rathe

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See also: raþe

English[edit]

Pronunciation[edit]

Etymology 1[edit]

From Middle English rathe, from Old English hræþ, hræd (quick, nimble, ready, active, alert, prompt), from Proto-Germanic *hraþaz, *hradaz (quick, rapid), from Proto-Indo-European *kret- (quick; to move quickly). Cognate with Dutch rad (quick, swift), German gerade (straight, direct), Norwegian rad (quick, direct), Gothic 𐍂𐌰𐌸𐍃 (raþs, easy).

Adjective[edit]

rathe (comparative more rathe, superlative most rathe)

  1. (poetic) Ripening or blooming early.
    • Milton
      Bring the rathe primrose that forsaken dies.

Etymology 2[edit]

From Middle English, from Old English hraþe (quickly), from Proto-Germanic *hraþô (quickly, rapidly), from *hraþaz (quick, rapid). See above.

Adverb[edit]

rathe (comparative more rathe, superlative most rathe)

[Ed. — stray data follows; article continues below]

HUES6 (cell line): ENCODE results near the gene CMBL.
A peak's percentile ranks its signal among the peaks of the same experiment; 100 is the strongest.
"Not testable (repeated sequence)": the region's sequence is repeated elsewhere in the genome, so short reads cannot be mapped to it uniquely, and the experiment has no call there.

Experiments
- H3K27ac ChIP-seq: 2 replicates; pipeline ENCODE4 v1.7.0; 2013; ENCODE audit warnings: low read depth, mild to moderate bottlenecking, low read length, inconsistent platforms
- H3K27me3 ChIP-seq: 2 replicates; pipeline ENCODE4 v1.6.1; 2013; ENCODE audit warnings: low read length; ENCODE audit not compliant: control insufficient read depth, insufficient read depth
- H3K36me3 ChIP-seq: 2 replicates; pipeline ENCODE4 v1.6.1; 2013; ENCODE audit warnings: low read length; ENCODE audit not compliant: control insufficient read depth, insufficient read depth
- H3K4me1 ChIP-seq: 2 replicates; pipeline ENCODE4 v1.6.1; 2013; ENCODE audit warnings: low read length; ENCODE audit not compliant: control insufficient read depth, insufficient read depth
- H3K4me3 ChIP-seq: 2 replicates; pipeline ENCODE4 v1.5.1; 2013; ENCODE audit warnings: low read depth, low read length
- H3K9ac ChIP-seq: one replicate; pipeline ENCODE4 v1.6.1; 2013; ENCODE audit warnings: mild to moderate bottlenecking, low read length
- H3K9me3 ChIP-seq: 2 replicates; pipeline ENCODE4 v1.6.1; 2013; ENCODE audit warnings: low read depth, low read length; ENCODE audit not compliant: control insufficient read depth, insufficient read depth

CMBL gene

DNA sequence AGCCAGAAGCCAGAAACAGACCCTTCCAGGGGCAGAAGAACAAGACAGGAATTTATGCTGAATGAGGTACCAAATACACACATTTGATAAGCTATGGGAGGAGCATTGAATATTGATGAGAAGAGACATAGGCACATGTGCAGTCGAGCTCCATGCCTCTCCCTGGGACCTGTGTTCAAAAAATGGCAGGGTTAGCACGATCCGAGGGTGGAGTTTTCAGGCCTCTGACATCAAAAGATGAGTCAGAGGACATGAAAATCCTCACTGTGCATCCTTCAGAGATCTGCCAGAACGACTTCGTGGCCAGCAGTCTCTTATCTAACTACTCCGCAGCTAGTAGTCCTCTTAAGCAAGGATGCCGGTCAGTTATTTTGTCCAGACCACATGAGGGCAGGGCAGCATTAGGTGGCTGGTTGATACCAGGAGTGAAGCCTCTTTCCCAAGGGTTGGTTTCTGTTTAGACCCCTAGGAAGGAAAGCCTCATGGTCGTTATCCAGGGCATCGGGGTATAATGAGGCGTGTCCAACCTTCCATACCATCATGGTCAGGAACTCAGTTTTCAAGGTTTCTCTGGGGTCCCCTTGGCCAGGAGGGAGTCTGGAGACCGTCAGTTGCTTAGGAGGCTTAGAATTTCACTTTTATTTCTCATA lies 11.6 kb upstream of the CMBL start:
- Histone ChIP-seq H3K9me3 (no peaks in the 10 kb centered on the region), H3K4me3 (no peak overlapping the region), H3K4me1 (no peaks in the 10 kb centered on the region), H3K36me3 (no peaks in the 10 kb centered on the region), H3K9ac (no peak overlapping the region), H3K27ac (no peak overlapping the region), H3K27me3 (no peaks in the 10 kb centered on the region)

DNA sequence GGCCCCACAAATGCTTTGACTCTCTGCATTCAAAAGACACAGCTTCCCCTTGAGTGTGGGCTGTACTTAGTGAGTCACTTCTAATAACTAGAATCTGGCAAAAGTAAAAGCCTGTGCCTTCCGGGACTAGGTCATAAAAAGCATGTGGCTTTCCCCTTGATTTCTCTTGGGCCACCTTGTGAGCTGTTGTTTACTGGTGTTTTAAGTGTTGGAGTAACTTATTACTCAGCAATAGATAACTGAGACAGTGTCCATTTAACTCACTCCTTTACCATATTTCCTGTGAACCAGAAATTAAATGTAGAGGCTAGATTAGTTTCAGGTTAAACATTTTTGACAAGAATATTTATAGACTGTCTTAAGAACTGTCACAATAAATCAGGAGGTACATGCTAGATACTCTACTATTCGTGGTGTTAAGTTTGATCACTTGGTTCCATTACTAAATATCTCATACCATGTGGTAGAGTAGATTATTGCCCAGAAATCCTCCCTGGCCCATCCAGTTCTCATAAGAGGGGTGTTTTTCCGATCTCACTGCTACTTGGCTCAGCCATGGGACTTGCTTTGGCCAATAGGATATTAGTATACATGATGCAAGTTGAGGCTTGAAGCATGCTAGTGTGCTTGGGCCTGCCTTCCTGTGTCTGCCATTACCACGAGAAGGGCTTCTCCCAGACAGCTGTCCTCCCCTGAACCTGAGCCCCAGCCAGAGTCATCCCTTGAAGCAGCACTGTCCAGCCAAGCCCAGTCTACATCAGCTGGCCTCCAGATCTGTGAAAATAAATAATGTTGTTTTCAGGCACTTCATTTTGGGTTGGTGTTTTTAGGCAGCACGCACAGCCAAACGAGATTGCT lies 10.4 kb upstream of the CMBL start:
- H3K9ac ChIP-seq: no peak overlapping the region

1. (obsolete) Quickly.
  2. (poetic) Early in the morning.

Alternate forms[edit]

Derived terms[edit]

Anagrams[edit]


Middle English[edit]

Alternative forms[edit]

Etymology[edit]

From Old English hræþ, from Proto-Germanic *hraþaz. Compare to rade, from Old English hræd.

Pronunciation[edit]

Adjective[edit]

rathe (comparative rather, superlative rathest)

  1. eager, decisive
  2. rash, hasty, angry
  3. important, meaningful

Descendants[edit]

  • English: rathe (obsolete)

References[edit]

Adverb[edit]

rathe

  1. quickly, speedily
  2. immediately, at once
  3. now, presently

Related terms[edit]

Descendants[edit]

  • English: rathe (obsolete)

References[edit]